Future Reflections Fall 1995, Vol. 14 No. 3
[PICTURE] Lisamarie Martinez, a blind green belt competitor. wins third place in a 1995 national judo tournament.
Reprinted from the Times Advocate North County Report, February 5, 1993. Story by Christine Bradley.
"Just feel their bodies and go with it."
That is how 20-year-old Klaudia Birkner said she beats her sighted opponents in judo competitions. Birkner lost her vision four years ago but continues to lead a normal and active life. For more than a year, the San Marcos resident has participated and competed on the Sasori judo team.
She is one of thirteen North County visually impaired people who are using the martial arts to take control of their bodies and compete in physical competition.
"It makes me feel like I can beat up the boys if they try and beat on me," said fifth-grader Lisa Davis, who already has her yellow belt.
Robert Caslava of San Marcos started the judo team in December 1991 after he realized there were very few sports in the San Diego area in which visually impaired people can participate. Caslava, a specialist in the visually impaired and an orientation and mobility instructor, goes to North County public schools and teaches blind students everything from personal hygiene to traveling in large crowds. He said exercise is especially important for the visually impaired because "developmentally they are far behind their sighted peers."
Because judo is a full-contact sport, the students are able to feel what their competitors are doing and anticipate the next move.
"I wanted to give the kids an opportunity to get physical and compete against sighted peers." Caslava said.
The judo team is open to any visually impaired person. The only requirement is to bring a partner and provide a sighted person to help during practices. Los Angeles resident Dan Gomez volunteered to be the leader of the judo team. During the three-hour practices held at Vista High School, Gomez demonstrates the moves the students will learn to Caslava.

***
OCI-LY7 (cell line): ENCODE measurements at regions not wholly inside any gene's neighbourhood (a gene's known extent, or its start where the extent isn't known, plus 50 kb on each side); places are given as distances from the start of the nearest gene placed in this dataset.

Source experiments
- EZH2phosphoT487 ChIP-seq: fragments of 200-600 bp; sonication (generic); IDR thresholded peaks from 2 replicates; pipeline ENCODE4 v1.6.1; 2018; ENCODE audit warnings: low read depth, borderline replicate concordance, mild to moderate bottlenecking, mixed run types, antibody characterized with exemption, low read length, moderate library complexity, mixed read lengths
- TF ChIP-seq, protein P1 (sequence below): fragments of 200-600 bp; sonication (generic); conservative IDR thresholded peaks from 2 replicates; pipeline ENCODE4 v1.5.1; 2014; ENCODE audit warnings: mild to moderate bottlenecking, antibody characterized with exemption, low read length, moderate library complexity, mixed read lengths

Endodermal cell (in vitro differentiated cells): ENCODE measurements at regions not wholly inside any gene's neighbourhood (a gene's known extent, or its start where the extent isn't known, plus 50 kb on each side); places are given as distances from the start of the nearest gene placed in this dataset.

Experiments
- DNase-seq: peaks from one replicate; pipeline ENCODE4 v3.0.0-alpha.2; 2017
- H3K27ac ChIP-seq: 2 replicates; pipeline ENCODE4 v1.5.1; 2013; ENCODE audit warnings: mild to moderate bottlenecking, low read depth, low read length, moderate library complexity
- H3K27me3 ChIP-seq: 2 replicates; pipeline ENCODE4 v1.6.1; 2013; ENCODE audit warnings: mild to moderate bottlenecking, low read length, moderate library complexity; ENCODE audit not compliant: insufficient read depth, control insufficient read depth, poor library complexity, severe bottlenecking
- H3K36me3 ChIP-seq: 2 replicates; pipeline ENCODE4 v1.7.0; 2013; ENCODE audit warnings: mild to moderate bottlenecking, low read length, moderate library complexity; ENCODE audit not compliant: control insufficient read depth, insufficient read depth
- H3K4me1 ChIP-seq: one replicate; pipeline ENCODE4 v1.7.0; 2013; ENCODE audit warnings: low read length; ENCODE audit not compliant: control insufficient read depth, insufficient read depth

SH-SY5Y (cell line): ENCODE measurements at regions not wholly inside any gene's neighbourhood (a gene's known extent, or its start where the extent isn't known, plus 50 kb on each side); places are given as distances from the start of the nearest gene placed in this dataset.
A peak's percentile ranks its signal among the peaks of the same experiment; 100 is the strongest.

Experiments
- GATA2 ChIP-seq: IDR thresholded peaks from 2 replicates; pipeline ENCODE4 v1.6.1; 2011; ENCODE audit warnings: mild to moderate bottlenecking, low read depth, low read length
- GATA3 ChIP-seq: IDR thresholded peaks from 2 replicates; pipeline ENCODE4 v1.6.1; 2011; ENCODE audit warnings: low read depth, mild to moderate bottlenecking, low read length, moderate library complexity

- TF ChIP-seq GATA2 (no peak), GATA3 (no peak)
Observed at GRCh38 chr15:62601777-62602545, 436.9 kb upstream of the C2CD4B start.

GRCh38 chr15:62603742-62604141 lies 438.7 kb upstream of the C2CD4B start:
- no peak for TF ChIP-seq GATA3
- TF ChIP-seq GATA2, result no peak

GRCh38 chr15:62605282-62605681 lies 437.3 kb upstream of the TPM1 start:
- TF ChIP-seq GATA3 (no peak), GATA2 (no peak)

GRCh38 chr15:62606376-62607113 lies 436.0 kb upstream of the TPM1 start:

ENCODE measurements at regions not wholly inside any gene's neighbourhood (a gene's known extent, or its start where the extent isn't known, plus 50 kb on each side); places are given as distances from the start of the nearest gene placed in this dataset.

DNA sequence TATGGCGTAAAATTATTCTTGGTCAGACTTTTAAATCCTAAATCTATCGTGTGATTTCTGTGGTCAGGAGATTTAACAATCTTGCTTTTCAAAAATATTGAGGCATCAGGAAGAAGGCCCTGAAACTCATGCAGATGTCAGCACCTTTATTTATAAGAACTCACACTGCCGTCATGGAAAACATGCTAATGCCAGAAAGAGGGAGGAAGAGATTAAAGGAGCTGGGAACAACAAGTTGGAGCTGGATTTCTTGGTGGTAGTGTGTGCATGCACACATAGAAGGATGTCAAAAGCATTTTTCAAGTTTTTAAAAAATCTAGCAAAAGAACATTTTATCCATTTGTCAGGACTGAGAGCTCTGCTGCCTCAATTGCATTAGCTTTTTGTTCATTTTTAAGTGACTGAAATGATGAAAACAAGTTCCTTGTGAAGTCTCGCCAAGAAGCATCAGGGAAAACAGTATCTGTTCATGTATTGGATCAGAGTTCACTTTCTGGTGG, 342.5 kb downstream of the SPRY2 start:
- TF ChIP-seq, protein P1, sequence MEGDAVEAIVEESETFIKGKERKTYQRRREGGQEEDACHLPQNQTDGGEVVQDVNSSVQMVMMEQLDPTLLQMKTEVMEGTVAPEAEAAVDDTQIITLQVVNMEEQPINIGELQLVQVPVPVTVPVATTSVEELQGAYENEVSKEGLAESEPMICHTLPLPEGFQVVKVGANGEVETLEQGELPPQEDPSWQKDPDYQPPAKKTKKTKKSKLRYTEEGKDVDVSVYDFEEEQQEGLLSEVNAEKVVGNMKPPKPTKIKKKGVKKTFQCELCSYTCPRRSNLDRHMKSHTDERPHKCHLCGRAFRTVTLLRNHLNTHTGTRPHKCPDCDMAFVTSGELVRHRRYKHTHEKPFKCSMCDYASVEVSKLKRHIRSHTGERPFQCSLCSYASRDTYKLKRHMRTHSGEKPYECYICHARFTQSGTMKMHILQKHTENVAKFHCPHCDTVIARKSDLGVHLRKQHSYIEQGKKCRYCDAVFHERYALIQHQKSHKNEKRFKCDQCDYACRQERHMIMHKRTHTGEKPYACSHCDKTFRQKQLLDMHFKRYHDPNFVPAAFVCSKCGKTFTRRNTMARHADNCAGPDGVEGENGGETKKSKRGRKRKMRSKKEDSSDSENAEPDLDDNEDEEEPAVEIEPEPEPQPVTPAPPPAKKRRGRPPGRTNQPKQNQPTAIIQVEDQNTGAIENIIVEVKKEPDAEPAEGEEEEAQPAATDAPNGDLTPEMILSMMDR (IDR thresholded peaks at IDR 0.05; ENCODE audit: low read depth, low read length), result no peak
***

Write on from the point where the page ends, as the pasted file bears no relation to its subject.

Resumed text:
Caslava's advanced training with the visually impaired allows him to take the blind person's point of view and physically break down the moves. He either verbalizes the motions to the students or shows them "hand over hand."
"You have to depend on feeling the other person and their moves instead of seeing them," Birkner explained.
The students have been able to learn and perfect the moves, which has made them stiff competition for their sighted opponents.
"In judo there is no disadvantage in being blind, except for the start because you do not know the first move (the opponent) will make," Caslava said. To make the match more fair, the blind competitor is allowed to grip the sighted opponent before the match begins.
In January, four of the eight members who competed in a Los Angeles judo tournament received second place in their category, while one member won first place.
"It was great to whip the sighted people," Birkner said.
Caslava said that as far as he knows, his team is the only blind judo team in California. "No other group has the energy to get this thing going," he said. Since sighted teams are not used to competing against visually impaired people, they usually only want to do an exhibition show.
"Sighted people are afraid they are going to hurt you," 16-year-old Belinda Surita said.
Caslava added, "But these teams don't realize that these kids are just regular kids."
Judo has allowed students to compete and has increased their self-confidence because they are able to do something with their bodies.
"It is great to know you can be independent and take care of yourself," Jennifer Larson, 23, said.
Caslava said judo has given the students an awareness about their bodies and a better orientation with their surroundings. Lisa Davis' mother, Sharon, said she noticed Lisa has greater control of her body and more self-confidence. Davis also said she thinks the team is a great social outlet.
"It gives her a chance to compare notes," she said. "Lisa also realizes that other people are going through the same thing she is."
Judo is not the only sport Caslava has made available to visually impaired people. He also organizes an annual ski trip to Big Bear Mountain; and takes kids water skiing, hiking and even canoeing.
"I just want these kids to be normal."